Bariatric Revision Surgery
Bariatric revision surgeries can vary greatly based on the original operation, whether it was open or laparoscopic, the degree of weight loss achieved, and the current nutritional and physical state of the individual. Revision procedures are not one size fits all and not everyone is a candidate for a revision. The information below represents general information based on the original bariatric procedure performed.
Gastric Banding Revisions
Individuals who have undergone a gastric banding procedure may experience complications such as a slipped or eroded band. Symptoms of a slipped band include progressive intolerance to solid foods, new onset heartburn, or regurgitation of fluid in the back of the throat while sleeping. Patients experiencing issues such as these generally require removal of the band and can have a second procedure like a gastric sleeve or gastric bypass at the same time depending on insurance coverage.
An eroded gastric band may present with vague abdominal pain, fever, or a port site infection. However, most eroded bands present with only symptoms of a loss of restriction and the band is found eroded incidentally. An erosion requires removal of the band followed by healing of the hole formed in the stomach. A second procedure such as a gastric sleeve or gastric bypass may be attempted at a later time.
The band patient may also experience mechanical failures such as a flipped port or tubing issues resulting in inability to access the port for band adjustments. In this scenario, it is possible to replace the damaged component of the band and preserve the band as a weight loss procedure.
Gastric Bypass Revisions
Gastric bypass surgery can have mechanical failures as well. They are usually related to marginal ulcerations that lead to bleeding or obstructions at the anastomosis (connection between the stomach pouch and small intestines) with subsequent prolonged vomiting and malnutrition. These mechanical failures can usually be fixed by revising the original anastomosis.
Revision of a gastric bypass for inadequate weight loss or weight regain is a difficult scenario. In reality, most patients don’t need a revision. The most common complaint we see with patients who have gained weight back after gastric bypass surgery is "my pouch has stretched out”. There may be some patients in which that is true, however, most patients have reverted back to poor eating habits and our Aftercare Program can get these patients losing weight again.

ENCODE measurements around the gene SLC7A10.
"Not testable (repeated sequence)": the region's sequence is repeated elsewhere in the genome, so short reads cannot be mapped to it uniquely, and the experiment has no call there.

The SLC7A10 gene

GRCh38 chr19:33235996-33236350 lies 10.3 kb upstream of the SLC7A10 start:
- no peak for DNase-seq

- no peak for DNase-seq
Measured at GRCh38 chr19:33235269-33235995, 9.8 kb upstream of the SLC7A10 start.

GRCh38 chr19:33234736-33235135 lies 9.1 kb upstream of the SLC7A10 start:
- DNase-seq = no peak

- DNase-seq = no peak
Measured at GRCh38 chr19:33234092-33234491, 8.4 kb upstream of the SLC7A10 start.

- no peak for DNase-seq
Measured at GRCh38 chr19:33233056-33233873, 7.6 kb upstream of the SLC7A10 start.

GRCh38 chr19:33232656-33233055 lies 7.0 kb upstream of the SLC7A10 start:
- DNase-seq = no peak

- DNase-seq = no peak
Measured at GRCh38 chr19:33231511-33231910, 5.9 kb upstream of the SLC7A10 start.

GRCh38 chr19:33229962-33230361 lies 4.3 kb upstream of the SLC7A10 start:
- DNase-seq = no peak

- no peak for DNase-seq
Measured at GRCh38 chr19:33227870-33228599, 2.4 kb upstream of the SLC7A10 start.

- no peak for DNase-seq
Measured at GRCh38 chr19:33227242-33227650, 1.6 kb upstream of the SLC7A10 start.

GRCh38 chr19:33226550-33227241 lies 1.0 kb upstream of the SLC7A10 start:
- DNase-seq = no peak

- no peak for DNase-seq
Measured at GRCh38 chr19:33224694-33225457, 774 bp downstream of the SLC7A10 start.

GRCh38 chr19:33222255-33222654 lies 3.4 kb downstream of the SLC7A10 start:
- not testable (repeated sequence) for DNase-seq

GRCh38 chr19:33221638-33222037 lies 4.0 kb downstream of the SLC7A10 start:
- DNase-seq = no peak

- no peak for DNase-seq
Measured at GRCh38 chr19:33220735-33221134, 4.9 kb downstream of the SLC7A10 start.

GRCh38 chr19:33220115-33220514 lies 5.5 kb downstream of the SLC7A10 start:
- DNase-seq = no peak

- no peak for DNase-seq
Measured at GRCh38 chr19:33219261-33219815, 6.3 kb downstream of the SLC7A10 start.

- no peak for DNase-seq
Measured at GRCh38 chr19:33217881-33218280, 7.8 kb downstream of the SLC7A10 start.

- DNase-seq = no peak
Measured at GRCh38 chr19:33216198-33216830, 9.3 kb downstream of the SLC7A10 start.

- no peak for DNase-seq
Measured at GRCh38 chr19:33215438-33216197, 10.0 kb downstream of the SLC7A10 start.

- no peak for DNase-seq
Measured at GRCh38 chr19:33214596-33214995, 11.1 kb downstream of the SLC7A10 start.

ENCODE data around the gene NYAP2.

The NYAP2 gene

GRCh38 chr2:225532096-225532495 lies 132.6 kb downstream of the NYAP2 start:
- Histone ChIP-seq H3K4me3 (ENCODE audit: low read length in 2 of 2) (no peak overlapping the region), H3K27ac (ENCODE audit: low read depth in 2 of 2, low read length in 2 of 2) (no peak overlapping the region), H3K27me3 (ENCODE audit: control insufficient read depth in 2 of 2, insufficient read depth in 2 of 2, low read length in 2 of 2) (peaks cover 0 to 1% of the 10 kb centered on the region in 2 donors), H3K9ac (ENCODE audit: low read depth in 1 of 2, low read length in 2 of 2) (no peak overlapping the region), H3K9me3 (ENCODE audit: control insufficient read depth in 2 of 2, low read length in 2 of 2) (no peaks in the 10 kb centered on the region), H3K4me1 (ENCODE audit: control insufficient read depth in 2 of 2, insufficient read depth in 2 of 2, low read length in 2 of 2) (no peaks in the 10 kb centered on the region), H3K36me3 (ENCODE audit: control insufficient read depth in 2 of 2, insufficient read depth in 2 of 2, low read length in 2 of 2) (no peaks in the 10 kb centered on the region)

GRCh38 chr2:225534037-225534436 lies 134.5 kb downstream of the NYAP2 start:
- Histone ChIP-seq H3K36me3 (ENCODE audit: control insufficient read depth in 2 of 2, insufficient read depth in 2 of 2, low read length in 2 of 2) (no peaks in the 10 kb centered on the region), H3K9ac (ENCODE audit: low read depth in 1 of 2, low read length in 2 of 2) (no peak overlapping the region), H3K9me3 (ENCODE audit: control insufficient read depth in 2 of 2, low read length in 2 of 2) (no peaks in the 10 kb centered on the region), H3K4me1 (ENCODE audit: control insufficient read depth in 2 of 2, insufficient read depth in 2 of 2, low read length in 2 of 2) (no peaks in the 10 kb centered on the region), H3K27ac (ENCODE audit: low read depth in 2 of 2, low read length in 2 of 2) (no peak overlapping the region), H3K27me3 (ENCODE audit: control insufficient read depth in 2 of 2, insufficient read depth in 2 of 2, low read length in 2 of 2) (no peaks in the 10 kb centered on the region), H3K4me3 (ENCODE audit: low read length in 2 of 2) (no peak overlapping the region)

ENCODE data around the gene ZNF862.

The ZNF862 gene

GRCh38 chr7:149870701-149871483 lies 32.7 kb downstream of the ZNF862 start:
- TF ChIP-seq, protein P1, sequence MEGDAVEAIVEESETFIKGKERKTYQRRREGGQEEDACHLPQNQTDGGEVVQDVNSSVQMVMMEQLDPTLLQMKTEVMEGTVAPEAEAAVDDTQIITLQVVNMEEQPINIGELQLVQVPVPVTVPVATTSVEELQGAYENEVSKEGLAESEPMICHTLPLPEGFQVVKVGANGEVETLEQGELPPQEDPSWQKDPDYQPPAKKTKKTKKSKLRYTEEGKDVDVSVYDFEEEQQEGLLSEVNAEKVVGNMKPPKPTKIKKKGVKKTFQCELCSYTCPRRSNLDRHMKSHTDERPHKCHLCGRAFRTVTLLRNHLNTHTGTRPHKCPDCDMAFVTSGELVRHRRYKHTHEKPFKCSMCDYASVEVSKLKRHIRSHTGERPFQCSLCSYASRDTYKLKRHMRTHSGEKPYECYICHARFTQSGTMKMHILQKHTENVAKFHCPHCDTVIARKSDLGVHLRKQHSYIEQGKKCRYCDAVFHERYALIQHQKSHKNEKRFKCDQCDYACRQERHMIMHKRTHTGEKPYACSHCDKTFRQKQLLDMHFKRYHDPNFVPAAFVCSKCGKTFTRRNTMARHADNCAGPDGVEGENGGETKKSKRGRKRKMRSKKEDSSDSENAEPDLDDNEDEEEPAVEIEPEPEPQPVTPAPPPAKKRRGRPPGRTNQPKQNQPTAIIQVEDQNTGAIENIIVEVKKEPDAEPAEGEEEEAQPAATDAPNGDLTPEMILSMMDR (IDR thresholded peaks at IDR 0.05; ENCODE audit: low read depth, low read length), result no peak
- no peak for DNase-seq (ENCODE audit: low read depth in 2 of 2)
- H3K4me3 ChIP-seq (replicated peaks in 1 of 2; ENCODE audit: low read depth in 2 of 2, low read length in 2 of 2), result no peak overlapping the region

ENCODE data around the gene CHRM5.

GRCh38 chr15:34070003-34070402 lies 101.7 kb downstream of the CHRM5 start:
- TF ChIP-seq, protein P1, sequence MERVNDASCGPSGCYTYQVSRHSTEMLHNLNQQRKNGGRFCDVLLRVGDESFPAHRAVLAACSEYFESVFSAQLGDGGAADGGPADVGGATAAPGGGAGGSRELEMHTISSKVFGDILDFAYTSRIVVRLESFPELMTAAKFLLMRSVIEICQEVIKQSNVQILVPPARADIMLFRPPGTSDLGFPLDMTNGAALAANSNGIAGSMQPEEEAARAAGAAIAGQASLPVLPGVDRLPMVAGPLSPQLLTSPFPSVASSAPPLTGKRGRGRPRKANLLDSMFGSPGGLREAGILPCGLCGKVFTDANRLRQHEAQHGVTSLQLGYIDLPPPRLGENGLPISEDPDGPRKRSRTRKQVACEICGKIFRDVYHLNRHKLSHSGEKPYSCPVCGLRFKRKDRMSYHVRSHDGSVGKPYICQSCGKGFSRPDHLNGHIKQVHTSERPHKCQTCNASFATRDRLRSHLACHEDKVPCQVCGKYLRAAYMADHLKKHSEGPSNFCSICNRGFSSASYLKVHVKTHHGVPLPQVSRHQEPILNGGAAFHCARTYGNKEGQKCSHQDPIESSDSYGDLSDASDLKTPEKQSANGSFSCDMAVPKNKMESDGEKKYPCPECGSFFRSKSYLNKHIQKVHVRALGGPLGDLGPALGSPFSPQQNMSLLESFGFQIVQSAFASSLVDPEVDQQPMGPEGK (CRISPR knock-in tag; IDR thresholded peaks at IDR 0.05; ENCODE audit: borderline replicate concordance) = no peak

The main function of gastric bypass surgery is to help patients control appetite and portion sizes. We know portion sizes may increase some over time, but it’s not usually due to a major stretching of the pouch. However, a pouch may have been made too big in the beginning but felt small at first due to swelling and newness of the surgery. After that wears off, then portion sizes can get bigger. This large pouch is the minority of the patients we see who may actually be candidates for a revision. They typically had their surgery many years ago or in an open fashion. Most current laparoscopic gastric bypasses are made with small pouches that don’t stretch much over time.
Another potential cause of weight gain after gastric bypass surgery is stretching of the anastomosis over time. This can lead to faster emptying of the pouch which allows you to eat more or be less full with a small meal. There are some newer non-surgical procedures which attempt to reduce the size of the anastomosis by going through the mouth and placing sutures in this area to narrow the connection. However, these procedures are not covered by insurance, and they aren't showing much long-term success. Unfortunately, there is only so much we can do surgically to maintain these small openings over time.
Gastric Sleeve Revisions
Mechanical failure of the gastric sleeve surgery may occur and will result in the development of severe gastroesophageal reflux disease (heartburn) or prolonged nausea and vomiting. When mechanical failure occurs, the gastric sleeve is usually converted to a gastric bypass procedure to alleviate these symptoms.
Revision of the gastric sleeve may also be considered for inadequate weight loss or weight regain. If the sleeve was made too big at the original operation, then it may be possible to re-sleeve and achieve adequate restriction with subsequent weight loss. If weight regain occurs in the face of normal anatomy, then the initial approach is to try and preserve the gastric sleeve through our Aftercare Program. If we are unable to achieve adequate weight loss with our Aftercare Program, then a revision to a duodenal switch is the procedure of choice.
Vertical Banded Gastroplasty and Stomach Staplings
Stomach stapling procedures were purely restrictive procedures originally developed in the early 1970’s and were once popular surgeries for managing obesity. However, today they are rarely performed due to the large number of patients who have experienced either poor long-term weight loss or mechanical failure. Due to the anatomy, most of these patients are only candidates for revision to a gastric bypass procedure.